This article presents findings from an evaluation of the Robert Wood Johnson Foundation's Jobs to Careers: Transforming the Front Lines of Health Care Initiative. The Jobs to Careers Initiative aimed to increase the quality of community health workers in community centers across the country.
The authors conducted semi-structured interviews with 229 individuals at five community health centers between 2007 and 2010, including administrators, community health workers, and community health supervisors. The authors also conducted surveys of community health workers at the beginning and end of the initiative.
- Significant barriers hamper the education, training and well-being of community health workers. These obstacles include low wages, high burnout rates, low education levels, language barriers, lack of systematic workforce development programs, and at times antagonistic relationships between community health workers and their supervisors.
- The Jobs to Careers Initiative resulted in improvements to community health workers’ financial, educational and psychological status. Sixty-seven percent of workers received a raise during the time period studied; 21 percent were promoted; and 46 percent received college credits. Both workers and supervisors reported increased job performance among community health workers.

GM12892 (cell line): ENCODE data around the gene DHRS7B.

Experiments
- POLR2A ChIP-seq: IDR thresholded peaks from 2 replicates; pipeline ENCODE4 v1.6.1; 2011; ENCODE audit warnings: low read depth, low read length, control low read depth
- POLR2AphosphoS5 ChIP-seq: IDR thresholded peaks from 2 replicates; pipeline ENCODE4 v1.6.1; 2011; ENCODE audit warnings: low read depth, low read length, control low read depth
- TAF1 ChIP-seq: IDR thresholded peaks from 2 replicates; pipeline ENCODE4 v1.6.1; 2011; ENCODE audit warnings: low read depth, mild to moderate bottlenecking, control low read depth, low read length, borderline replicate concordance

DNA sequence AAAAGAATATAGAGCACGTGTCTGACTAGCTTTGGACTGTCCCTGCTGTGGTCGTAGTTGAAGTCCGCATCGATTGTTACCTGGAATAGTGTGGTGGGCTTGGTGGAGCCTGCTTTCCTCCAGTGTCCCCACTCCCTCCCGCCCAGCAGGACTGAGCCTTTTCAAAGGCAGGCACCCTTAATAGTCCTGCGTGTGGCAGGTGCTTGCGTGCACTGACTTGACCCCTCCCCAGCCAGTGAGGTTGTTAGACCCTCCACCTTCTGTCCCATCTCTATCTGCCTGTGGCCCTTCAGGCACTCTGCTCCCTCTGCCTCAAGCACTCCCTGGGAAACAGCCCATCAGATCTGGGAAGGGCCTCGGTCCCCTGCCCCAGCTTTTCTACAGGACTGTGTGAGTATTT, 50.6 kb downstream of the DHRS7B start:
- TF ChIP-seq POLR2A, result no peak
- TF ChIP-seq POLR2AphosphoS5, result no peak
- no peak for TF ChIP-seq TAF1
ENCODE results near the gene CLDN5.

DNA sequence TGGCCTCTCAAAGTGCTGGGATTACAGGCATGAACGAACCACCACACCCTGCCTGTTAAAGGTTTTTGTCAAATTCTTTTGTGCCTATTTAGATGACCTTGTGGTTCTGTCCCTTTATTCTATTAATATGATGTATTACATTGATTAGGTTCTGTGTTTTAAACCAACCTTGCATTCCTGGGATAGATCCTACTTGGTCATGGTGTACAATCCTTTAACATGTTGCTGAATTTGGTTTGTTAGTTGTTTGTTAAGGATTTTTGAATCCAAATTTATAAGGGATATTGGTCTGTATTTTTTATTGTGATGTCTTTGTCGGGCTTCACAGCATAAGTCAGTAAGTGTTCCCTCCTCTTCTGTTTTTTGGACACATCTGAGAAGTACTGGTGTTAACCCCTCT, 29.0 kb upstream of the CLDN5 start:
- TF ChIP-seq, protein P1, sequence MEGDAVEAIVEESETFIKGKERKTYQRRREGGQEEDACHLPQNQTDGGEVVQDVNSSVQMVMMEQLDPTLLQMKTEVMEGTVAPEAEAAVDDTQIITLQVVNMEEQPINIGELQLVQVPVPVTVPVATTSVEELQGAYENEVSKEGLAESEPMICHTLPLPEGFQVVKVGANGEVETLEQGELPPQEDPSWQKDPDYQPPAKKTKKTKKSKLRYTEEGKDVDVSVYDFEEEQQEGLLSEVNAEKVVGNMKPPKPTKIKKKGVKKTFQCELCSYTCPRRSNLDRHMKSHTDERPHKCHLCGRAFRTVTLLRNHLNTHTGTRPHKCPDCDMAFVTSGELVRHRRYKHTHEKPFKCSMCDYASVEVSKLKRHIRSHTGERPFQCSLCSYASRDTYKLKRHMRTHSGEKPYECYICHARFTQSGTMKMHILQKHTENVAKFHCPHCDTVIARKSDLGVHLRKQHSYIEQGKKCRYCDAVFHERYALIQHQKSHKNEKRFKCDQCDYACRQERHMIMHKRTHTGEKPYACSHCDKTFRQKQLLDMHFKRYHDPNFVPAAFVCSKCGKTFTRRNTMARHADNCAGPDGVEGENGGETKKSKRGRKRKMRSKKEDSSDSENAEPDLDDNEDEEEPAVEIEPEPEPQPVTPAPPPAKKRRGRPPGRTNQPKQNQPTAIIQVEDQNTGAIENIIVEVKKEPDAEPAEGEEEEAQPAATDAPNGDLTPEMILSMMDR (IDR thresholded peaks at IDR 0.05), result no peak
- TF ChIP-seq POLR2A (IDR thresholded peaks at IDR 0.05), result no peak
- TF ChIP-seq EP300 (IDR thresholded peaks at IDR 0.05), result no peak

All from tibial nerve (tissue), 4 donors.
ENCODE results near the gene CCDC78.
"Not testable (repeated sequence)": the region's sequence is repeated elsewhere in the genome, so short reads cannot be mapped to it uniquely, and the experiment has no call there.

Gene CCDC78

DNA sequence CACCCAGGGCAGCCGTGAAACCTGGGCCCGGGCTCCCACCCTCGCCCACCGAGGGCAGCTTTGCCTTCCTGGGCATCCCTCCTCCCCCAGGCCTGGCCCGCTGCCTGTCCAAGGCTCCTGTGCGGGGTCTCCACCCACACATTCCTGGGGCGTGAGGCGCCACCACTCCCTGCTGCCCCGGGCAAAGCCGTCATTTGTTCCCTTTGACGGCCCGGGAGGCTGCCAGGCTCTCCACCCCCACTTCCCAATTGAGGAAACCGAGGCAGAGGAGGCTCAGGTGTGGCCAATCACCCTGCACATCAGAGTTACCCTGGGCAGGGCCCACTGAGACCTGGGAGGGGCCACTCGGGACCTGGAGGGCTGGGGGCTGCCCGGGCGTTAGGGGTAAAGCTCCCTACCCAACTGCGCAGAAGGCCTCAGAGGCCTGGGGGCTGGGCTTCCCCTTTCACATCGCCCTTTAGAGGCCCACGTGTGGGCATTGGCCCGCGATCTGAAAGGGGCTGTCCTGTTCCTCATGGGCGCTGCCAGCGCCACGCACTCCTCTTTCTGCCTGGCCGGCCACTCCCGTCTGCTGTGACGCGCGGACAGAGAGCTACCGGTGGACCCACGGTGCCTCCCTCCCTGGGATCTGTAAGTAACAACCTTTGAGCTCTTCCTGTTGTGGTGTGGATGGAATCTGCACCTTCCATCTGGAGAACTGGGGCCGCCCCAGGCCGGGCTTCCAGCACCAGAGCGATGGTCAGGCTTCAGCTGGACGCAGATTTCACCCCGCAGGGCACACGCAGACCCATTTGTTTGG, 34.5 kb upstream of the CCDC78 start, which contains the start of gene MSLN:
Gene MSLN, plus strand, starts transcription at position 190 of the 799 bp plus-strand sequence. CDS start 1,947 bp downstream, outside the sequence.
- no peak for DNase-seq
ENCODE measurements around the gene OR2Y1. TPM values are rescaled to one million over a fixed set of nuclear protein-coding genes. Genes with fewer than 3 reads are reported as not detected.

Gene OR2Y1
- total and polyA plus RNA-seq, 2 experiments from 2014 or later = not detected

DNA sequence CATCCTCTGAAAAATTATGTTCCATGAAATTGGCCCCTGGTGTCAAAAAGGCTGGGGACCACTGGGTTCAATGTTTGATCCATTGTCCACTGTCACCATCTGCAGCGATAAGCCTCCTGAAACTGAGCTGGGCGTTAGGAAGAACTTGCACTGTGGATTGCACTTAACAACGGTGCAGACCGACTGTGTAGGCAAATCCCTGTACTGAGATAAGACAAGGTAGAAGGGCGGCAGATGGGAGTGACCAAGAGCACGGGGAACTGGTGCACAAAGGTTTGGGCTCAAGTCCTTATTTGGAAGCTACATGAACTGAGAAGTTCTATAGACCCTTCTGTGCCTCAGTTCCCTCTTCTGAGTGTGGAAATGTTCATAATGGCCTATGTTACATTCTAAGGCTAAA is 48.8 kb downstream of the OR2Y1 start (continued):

- Keys to success included designated and paid time for workforce training classes, tuition advancement rather than reimbursement, and formal onsite education structures.
As the need for well-trained and stable health care workers increases, lessons from Jobs to Careers Initiative may be used to strengthen the community health workforce.